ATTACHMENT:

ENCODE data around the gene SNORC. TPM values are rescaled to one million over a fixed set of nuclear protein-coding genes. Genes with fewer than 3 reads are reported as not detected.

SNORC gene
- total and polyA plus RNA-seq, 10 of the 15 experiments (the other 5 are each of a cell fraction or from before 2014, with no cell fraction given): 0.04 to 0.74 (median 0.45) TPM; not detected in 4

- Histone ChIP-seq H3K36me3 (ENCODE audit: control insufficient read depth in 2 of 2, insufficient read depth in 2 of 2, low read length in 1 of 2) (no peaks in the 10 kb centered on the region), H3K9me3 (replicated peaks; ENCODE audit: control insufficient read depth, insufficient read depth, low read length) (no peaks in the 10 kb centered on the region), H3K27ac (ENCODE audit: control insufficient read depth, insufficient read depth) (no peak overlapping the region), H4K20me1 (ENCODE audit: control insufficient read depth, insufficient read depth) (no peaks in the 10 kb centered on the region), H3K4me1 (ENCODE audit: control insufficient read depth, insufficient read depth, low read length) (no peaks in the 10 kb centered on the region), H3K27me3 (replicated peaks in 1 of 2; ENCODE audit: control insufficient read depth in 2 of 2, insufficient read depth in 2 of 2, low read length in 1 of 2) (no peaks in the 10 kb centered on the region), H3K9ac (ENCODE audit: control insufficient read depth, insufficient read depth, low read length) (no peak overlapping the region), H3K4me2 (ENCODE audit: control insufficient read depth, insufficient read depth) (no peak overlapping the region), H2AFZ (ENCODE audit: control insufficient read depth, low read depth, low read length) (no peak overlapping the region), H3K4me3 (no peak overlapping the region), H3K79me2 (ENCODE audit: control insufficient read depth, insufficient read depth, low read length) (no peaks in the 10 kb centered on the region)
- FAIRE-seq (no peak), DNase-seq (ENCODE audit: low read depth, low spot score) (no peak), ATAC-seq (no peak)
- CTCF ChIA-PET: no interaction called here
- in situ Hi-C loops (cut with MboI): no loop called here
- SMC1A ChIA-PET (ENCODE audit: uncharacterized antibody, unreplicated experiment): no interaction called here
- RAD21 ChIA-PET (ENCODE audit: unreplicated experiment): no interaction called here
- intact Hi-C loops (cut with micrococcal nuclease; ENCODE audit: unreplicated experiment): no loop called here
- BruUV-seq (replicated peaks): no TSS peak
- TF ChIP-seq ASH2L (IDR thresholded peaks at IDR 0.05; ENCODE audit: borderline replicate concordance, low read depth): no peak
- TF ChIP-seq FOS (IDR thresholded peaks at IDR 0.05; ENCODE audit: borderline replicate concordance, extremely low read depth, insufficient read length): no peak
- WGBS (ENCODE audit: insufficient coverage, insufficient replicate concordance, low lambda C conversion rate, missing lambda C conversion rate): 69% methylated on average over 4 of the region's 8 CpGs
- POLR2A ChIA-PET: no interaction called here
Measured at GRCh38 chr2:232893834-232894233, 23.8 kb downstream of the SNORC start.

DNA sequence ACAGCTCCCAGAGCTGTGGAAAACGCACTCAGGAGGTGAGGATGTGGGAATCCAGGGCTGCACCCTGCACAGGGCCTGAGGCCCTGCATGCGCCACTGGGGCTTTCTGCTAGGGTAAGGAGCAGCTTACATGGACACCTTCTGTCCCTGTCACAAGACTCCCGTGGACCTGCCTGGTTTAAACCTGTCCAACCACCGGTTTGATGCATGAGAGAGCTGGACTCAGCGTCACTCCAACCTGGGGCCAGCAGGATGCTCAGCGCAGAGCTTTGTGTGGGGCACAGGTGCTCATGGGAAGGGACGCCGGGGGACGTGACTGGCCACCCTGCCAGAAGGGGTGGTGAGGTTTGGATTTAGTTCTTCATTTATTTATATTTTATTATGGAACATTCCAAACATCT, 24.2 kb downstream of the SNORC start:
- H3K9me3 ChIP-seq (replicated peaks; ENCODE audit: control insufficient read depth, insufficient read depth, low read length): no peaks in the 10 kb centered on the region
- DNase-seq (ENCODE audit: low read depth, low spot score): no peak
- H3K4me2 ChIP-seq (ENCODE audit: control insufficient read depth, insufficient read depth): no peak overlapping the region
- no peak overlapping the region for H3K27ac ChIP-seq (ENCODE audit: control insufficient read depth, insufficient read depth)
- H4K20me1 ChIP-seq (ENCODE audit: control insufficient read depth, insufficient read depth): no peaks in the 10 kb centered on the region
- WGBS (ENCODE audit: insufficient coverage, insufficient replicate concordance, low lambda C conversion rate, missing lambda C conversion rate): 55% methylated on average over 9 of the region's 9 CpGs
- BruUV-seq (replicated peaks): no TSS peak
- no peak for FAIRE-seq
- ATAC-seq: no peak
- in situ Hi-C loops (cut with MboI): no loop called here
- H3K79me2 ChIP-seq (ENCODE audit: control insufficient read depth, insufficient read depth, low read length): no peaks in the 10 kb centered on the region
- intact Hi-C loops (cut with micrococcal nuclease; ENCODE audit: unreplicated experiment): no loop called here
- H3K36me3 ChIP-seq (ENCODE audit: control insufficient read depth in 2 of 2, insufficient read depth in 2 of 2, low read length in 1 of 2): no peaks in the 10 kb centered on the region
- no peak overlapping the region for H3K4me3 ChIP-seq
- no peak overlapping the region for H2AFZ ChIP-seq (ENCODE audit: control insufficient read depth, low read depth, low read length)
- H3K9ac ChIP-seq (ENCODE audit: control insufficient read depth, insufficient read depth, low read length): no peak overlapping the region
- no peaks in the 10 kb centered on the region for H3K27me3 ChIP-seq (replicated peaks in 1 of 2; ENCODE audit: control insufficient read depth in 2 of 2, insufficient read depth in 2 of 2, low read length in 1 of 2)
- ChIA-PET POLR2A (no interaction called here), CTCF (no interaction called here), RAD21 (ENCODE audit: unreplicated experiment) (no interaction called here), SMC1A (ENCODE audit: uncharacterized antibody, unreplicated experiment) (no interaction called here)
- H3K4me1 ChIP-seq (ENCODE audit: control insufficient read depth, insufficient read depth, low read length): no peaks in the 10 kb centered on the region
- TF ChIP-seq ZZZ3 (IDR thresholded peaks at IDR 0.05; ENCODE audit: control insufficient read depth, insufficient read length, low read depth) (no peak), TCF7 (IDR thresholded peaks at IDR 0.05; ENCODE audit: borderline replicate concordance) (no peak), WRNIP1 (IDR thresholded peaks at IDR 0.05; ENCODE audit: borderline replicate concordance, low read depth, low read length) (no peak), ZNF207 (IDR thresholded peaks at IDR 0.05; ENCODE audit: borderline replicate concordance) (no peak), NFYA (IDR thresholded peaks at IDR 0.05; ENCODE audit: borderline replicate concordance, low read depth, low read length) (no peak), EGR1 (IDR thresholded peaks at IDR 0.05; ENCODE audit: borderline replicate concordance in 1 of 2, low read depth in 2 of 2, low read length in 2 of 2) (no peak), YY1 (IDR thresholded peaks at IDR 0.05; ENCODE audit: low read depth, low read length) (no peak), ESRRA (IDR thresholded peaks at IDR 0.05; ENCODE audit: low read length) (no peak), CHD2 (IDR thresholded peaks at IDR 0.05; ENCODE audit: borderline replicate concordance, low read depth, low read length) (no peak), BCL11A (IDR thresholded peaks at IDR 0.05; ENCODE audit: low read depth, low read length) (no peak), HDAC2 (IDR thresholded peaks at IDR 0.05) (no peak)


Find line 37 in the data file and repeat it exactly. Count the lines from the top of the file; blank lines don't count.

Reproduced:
- TF ChIP-seq ZZZ3 (IDR thresholded peaks at IDR 0.05; ENCODE audit: control insufficient read depth, insufficient read length, low read depth) (no peak), TCF7 (IDR thresholded peaks at IDR 0.05; ENCODE audit: borderline replicate concordance) (no peak), WRNIP1 (IDR thresholded peaks at IDR 0.05; ENCODE audit: borderline replicate concordance, low read depth, low read length) (no peak), ZNF207 (IDR thresholded peaks at IDR 0.05; ENCODE audit: borderline replicate concordance) (no peak), NFYA (IDR thresholded peaks at IDR 0.05; ENCODE audit: borderline replicate concordance, low read depth, low read length) (no peak), EGR1 (IDR thresholded peaks at IDR 0.05; ENCODE audit: borderline replicate concordance in 1 of 2, low read depth in 2 of 2, low read length in 2 of 2) (no peak), YY1 (IDR thresholded peaks at IDR 0.05; ENCODE audit: low read depth, low read length) (no peak), ESRRA (IDR thresholded peaks at IDR 0.05; ENCODE audit: low read length) (no peak), CHD2 (IDR thresholded peaks at IDR 0.05; ENCODE audit: borderline replicate concordance, low read depth, low read length) (no peak), BCL11A (IDR thresholded peaks at IDR 0.05; ENCODE audit: low read depth, low read length) (no peak), HDAC2 (IDR thresholded peaks at IDR 0.05) (no peak)